in that the or each intermediate element is received, in use, in an internal volume of the mobile element, or of the fixed element, the intermediate element being deformable so that it can be introduced by impaction into that internal volume,
 and in that the fixed element, or the mobile element, is received at least partially, in use, in an internal volume of the intermediate element, the fixed element or the mobile element having, with the intermediate element, a mutual position of use in which the fixed element or the mobile element has three degrees of freedom in rotation, but is linked in translation, relative to the intermediate element, and a mutual position of introduction in which the fixed element, or the mobile element, has three degrees of freedom in rotation and in translation relative to the intermediate elements.
 According to other features of the invention:
 the intermediate element assumes the form of a cup;
 the internal volume of the intermediate cup is bordered by a truncated spherical surface;
 the intermediate cup has a truncated spherical external surface which is concentric with the internal surface;
 the internal and external surfaces define a wall of the intermediate cup;
 the thickness of the wall is from 0.5 to 3 mm, preferably from 1 to 1.5 mm;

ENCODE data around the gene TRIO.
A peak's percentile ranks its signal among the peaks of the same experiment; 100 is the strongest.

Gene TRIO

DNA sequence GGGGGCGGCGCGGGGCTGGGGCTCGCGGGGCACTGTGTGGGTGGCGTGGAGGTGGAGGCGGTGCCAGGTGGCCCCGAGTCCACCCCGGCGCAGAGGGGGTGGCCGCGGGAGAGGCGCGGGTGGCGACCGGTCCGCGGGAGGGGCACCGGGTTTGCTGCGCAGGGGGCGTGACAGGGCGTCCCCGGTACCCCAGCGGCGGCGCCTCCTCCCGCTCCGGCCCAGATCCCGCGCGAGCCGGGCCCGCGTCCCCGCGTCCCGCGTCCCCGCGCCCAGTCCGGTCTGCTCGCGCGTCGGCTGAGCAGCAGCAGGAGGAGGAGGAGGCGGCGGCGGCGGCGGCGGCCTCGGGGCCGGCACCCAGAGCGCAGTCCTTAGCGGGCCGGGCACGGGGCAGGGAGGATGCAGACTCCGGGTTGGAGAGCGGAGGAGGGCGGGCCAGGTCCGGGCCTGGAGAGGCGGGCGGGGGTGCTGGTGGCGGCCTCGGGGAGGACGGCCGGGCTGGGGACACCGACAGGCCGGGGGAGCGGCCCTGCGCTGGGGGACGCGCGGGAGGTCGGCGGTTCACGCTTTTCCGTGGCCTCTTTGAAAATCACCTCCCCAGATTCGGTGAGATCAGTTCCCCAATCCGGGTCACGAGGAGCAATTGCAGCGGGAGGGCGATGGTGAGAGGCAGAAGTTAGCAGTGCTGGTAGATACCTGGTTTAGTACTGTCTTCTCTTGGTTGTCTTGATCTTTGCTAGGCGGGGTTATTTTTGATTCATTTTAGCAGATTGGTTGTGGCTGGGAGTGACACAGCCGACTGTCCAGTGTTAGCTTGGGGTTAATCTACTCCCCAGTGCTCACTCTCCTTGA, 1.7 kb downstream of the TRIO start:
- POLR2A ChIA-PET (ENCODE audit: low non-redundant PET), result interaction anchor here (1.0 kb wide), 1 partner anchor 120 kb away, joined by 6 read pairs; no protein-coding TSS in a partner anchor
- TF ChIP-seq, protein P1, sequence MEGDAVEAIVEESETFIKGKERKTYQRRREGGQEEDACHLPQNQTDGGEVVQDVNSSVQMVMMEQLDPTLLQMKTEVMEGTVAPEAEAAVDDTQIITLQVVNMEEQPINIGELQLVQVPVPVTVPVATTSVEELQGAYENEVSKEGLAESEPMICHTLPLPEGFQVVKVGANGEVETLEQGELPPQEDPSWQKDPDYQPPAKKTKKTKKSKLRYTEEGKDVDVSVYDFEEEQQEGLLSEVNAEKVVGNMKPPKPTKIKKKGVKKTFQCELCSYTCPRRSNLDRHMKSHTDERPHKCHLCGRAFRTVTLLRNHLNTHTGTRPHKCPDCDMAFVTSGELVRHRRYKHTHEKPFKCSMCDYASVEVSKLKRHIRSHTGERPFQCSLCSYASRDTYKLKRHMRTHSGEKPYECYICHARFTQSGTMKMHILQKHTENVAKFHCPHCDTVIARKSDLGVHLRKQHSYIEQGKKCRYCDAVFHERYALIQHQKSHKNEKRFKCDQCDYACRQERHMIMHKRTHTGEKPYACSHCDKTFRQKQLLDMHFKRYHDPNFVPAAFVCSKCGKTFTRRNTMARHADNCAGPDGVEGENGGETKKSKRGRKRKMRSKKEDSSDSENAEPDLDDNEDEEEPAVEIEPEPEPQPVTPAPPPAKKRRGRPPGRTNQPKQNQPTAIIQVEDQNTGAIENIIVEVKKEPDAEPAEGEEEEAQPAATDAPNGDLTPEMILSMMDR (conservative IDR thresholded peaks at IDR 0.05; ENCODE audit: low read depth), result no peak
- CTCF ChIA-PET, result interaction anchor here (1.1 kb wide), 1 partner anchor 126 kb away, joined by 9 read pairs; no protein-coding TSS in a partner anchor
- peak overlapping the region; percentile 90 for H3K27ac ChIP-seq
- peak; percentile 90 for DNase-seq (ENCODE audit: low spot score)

the intermediate element is produced from polyethylene.
 The invention will be described hereinafter with reference to the appended drawings which are given purely by way of non-limiting example and in which:
FIG. 1 is a view in longitudinal section illustrating the various elements constituting an intervertebral linking device according to the invention;
FIGS. 2A, 2B and 2C are views analogous to FIG. 1 illustrating two steps in the mounting of an intermediate element of the device of FIG. 1 in the internal volume of a mobile element of that device; and
FIGS. 3A and 3B are views analogous to FIG. 1 illustrating the introduction of a fixed element of the device of FIG. 1 into the internal volume of the intermediate element.
 The linking device illustrated in FIG. 1 comprises a pedicular screw 2 which is to be secured in a vertebral body (not shown).
 This pedicular screw, which constitutes a fixed element of the linking device, is provided with a rod 3 terminated by a spherical head 4 which comprises an equatorial flat portion 6. The latter extends in an inclined manner to the effect that it is not perpendicular to the principal axis A of the screw 2.
 The head 4 is also hollowed out, on the opposite side to the rod 3, with a blind hole 8. The latter is to receive a control device (not shown) which is, for example, the end of a screwdriver or of a hexagonal key.